Divorce Takes Time | BarrSternberg

Southern Vermont Justice

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Divorce Takes Time

Divorce process may take A LOT of your time and effort. Below are 5 legal criteria that may significantly postpone your divorce in Vermont.

Elderly hands wearing wedding ring

  1. RESIDENCY: To file for divorce, you or your spouse must have resided in Vermont for at least 6 months. One of you must have lived continuously in the state for at least a year before the final divorce hearing can be held.
  2. SEPARATION: You can file for divorce before, during, or after your separation from a spouse. BUT, your divorce hearing can happen only 6 months AFTER you’ve been separated.
    Note that living separate means not living as a couple. You and your spouse can still live in the same home, but you need to sleep in separate rooms and keep your households apart.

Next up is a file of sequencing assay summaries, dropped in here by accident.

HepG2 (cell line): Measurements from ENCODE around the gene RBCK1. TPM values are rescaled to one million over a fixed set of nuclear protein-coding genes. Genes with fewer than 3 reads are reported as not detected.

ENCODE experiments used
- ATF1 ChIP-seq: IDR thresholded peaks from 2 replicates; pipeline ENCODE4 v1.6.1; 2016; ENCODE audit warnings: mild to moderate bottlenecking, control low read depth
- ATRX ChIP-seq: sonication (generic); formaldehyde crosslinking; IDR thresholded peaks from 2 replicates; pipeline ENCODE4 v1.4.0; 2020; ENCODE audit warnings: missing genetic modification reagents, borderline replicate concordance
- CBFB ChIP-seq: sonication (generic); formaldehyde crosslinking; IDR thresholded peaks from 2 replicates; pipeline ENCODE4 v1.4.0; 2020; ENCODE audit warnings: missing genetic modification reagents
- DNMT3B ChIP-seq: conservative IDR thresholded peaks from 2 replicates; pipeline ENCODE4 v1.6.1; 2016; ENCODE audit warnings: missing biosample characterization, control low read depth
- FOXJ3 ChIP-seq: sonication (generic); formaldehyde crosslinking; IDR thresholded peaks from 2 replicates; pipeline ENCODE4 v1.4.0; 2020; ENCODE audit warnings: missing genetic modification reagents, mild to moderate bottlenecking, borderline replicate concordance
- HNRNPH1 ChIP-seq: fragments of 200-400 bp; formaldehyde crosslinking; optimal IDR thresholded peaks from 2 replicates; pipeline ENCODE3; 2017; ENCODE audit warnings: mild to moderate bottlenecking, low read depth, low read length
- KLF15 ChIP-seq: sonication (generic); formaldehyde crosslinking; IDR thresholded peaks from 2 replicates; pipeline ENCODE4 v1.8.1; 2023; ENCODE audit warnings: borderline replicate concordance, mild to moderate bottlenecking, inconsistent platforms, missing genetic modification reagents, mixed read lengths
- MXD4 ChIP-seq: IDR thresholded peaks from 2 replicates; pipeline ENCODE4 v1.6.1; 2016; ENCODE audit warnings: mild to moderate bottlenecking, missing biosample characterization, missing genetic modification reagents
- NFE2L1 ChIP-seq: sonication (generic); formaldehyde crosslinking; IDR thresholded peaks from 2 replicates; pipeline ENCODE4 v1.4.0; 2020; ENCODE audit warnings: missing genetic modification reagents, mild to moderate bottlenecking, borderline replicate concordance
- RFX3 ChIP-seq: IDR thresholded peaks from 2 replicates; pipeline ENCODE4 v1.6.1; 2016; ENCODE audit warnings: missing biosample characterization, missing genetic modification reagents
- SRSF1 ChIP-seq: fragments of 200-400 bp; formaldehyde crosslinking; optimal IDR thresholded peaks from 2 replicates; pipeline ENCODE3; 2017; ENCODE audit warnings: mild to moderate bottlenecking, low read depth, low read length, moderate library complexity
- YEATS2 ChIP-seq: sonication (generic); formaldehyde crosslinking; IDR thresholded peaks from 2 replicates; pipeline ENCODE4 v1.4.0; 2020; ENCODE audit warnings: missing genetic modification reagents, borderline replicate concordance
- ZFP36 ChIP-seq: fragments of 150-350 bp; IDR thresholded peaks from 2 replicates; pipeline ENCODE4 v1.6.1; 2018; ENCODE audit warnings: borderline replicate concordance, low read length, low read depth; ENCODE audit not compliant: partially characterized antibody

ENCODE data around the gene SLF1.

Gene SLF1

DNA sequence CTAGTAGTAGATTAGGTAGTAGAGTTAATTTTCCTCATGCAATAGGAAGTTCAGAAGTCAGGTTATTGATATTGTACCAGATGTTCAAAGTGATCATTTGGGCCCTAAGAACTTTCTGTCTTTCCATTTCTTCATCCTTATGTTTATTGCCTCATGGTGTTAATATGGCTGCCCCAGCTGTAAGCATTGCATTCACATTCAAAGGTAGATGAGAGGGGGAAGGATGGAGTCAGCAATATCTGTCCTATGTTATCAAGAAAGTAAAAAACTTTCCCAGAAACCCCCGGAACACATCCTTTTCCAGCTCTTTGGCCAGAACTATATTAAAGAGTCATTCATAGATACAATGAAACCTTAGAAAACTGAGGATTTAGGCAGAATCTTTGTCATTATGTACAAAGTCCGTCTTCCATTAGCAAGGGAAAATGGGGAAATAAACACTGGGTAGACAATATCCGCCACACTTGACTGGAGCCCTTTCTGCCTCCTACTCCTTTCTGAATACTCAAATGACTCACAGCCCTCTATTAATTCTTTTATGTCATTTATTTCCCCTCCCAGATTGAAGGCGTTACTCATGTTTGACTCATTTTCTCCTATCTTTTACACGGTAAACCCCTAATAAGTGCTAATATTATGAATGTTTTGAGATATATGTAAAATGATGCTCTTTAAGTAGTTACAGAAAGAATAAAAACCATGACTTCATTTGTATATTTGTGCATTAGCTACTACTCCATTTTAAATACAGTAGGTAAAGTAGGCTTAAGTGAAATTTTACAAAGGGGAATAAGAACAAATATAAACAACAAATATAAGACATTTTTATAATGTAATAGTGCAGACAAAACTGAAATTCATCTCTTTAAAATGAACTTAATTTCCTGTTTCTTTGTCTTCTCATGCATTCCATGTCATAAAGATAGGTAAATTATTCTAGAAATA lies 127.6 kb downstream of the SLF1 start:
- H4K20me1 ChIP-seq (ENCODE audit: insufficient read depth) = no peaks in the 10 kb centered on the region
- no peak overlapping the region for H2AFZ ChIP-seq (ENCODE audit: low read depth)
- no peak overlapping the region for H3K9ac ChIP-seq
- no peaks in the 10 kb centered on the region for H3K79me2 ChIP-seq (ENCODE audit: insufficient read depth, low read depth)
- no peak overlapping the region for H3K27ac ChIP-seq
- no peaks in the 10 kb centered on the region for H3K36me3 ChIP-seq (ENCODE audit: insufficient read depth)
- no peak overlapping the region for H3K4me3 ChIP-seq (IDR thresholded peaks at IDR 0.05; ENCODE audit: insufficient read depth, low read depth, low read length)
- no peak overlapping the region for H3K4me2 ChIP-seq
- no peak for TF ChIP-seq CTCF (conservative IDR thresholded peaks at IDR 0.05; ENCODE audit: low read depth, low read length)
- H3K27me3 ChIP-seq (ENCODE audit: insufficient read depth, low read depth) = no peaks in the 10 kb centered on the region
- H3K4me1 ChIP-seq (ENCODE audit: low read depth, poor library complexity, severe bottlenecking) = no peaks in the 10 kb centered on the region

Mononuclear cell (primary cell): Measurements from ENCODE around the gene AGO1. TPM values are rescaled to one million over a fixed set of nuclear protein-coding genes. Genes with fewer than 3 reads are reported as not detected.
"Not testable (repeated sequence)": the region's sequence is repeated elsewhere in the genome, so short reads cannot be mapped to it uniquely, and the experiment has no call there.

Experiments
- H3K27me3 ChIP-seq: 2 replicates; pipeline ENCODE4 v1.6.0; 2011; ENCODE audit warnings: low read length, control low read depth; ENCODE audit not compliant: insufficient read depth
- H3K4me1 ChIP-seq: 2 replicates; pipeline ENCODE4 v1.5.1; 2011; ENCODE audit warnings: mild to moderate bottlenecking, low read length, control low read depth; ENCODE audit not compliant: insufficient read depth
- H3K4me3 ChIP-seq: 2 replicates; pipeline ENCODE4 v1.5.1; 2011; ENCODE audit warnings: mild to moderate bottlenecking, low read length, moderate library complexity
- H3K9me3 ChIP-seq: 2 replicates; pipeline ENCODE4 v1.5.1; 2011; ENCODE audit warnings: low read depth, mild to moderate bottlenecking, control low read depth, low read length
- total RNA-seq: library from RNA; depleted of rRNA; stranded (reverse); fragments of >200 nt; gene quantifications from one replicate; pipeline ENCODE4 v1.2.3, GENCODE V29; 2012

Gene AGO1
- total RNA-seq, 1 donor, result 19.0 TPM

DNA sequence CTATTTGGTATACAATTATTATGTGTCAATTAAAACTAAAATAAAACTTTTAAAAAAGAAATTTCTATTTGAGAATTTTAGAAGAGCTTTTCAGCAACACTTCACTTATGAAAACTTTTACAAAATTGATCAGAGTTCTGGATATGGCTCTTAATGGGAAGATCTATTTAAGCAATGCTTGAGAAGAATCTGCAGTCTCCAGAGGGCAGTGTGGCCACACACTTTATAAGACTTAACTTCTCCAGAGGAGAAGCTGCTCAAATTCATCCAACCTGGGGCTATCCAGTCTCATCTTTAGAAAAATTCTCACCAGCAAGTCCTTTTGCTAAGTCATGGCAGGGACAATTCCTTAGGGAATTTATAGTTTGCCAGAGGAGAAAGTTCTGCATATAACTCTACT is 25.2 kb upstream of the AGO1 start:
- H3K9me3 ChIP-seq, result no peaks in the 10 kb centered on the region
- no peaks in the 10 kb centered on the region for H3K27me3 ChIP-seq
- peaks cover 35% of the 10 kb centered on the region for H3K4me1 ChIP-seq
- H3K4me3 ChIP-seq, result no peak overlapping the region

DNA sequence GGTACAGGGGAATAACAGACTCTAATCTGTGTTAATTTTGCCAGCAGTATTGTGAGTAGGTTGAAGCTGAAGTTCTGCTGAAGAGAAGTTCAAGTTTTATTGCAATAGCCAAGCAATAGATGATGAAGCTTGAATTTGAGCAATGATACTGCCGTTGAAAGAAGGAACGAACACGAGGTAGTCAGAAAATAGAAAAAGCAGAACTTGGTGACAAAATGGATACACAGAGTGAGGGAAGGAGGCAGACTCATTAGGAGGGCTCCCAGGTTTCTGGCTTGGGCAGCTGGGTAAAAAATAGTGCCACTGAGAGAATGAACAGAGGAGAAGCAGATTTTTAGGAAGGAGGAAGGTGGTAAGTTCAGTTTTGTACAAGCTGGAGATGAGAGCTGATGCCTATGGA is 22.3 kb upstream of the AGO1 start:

3. GROUNDS FOR DIVORCE: In Vermont, most apply for a “no fault divorce”, which means there’s no determination which spouse was wrong or guilty of marital misconduct. In order to be qualified for a “no fault divorce”, you and your spouse must live separately for at least 6 months.
  4. MINOR CHILDREN: If you have minor children, the court may not allow your final divorce hearing until 6 months AFTER the divorce process starts. If you and your spouse had a stable parenting agreement for at least 6 months, you may qualify for a faster divorce completion.
  5. WAITING PERIOD: Even after you attended your final hearing, you and your spouse are still not divorced. Vermont establishes 3-month waiting period after the final hearing before the divorce is settled. The court may shorten or cancel the waiting period if you and your spouse both agree.
  6. Do you have more questions? Contact us.

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